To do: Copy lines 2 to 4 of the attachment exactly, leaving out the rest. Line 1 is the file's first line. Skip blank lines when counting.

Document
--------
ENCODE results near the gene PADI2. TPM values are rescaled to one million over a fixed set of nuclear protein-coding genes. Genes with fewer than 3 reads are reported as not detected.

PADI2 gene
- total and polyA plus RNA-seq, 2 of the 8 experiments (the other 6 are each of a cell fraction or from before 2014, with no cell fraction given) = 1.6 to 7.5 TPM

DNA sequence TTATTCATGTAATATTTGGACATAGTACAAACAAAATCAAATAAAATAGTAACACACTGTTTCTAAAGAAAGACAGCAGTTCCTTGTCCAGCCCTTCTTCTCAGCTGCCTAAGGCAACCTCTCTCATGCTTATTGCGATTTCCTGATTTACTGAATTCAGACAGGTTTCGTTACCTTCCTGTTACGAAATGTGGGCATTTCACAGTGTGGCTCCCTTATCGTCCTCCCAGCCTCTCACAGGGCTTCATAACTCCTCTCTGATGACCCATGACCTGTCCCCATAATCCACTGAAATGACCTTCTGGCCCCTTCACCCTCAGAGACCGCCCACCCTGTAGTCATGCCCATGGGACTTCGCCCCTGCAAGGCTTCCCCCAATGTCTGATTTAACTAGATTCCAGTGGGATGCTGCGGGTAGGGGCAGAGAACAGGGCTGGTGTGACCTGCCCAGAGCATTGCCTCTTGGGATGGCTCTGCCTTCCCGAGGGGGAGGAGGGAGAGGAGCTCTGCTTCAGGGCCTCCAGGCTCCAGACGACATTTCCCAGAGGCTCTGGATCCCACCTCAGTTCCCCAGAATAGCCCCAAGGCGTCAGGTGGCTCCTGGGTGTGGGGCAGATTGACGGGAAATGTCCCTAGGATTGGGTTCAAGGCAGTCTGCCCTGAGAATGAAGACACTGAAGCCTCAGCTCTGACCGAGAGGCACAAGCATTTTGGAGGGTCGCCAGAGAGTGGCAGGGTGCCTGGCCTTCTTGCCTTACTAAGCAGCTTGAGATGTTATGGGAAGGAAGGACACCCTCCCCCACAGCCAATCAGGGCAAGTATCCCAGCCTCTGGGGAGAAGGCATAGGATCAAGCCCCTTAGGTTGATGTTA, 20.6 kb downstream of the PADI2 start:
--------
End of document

PADI2 gene
- total and polyA plus RNA-seq, 2 of the 8 experiments (the other 6 are each of a cell fraction or from before 2014, with no cell fraction given) = 1.6 to 7.5 TPM

DNA sequence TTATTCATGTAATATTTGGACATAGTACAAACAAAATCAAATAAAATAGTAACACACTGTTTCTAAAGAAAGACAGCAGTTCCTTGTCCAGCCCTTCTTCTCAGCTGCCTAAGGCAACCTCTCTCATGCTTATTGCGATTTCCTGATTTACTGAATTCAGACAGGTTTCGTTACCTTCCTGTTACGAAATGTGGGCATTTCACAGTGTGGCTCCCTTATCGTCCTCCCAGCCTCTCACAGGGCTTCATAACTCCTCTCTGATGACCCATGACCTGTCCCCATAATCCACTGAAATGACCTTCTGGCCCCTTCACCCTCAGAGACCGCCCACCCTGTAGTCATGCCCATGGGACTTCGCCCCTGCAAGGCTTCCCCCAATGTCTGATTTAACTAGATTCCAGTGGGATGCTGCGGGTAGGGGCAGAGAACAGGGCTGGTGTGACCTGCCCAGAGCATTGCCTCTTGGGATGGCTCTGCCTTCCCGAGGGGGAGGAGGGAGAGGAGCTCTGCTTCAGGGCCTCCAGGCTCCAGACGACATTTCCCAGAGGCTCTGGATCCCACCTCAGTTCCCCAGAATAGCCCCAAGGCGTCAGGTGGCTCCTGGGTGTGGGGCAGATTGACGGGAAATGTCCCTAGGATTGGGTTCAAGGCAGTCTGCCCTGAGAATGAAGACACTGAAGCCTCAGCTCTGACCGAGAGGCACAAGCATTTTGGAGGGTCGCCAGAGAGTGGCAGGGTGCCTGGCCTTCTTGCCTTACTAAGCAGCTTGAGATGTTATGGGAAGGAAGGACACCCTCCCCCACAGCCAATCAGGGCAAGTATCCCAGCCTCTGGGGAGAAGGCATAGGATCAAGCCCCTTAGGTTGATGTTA, 20.6 kb downstream of the PADI2 start: